Six Nations: a new golden age for French rugby?

The Six Nations entered their final weekend with a team that was “way ahead of the pack,” said Robert Kitson The Observer. France, easily the ‘best team of the tournament’, had won their first four games – meaning only England stood between them and their first Grand Slam since 2010. And in front of a jubilant crowd at the Stade de France, Les Bleus got the win they needed despite having to work unexpectedly hard to get there. England “offered strong resistance and an occasionally productive kick-chasing game” while a clearly nervous French side made far more handling errors than usual. But in the end, the home team’s all-court game was simply superior and they won 25:13. A victory that will have had an ominous effect on the world. France are set to host next year’s Rugby World Cup – and given that evidence, they’ll be taking some breaks.

Indeed, winning the 2023 World Cup has become something of a “national project for the French,” Andy Bull said in The guard. It’s a task that has prompted all of French rugby to pull together after more than “ten years of bickering”. Under Bernard Laporte’s presidency, the French rugby federation has implemented several much-needed reforms – including reducing the number of foreign players allowed in domestic leagues and investing heavily in the country’s youth organisation. And with Fabien Galthié, the national team clearly has a coach of superlatives, said Jonathan Liew in the same paper. Galthié is a “restless, reckless and divisive” individual whose perfectionism “verges on an obsession” and is far from the typical rugby coach. Ahead of France’s recent game against Wales, he challenged the philosopher Charles Pépin to bombard his “players with gnomish rhetorical questions” including “What is a beautiful team?”. Eddie Jones, Galthié’s counterpart in England, would never consider such a thing. And yet the Frenchman’s methods obviously work.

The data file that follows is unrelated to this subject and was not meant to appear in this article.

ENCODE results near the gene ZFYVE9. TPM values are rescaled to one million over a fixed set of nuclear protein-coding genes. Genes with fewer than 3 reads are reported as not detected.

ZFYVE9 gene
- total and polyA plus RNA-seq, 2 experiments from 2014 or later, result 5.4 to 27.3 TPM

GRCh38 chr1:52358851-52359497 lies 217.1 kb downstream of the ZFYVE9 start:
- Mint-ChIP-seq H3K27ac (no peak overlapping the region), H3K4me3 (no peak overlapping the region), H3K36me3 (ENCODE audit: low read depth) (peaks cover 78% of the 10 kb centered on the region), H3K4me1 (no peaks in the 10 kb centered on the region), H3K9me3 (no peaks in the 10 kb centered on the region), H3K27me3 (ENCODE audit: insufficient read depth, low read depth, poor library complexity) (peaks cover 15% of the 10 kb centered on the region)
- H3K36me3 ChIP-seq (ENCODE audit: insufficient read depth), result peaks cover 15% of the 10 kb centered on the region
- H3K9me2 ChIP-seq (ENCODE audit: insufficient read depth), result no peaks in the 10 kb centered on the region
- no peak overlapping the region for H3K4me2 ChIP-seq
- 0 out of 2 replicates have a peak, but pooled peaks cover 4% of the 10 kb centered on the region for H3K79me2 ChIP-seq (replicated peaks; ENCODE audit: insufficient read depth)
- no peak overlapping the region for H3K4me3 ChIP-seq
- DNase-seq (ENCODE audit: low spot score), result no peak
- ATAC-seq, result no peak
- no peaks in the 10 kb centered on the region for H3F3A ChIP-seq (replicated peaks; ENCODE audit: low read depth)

A striking sign of how French rugby is changing is that it is no longer completely dominated by its “traditional heartlands” in the rural south and south-west, John Westerby said in The times. In recent years, an increasing “flow of talent to the national team” has come from the banlieues sprawling around Paris – the same inner-city areas that have produced “such a flood of professional footballers”. Examples in the national team include midfielder Jonathan Danty – who grew up playing for ASPTT Paris Île-de-France, a “small club surrounded by skyscrapers” – and Demba Bamba, a former junior judo champion who played in Saint-Denis grew up nearby. And with new talent constantly emerging from the field – the ‘explosive’ Jordan Joseph, who is said to be ‘one of the country’s rising stars’ to set a good example – the future of French rugby looks extremely bright. Six Nations: a new golden age for French rugby?

Fry Electronics Team

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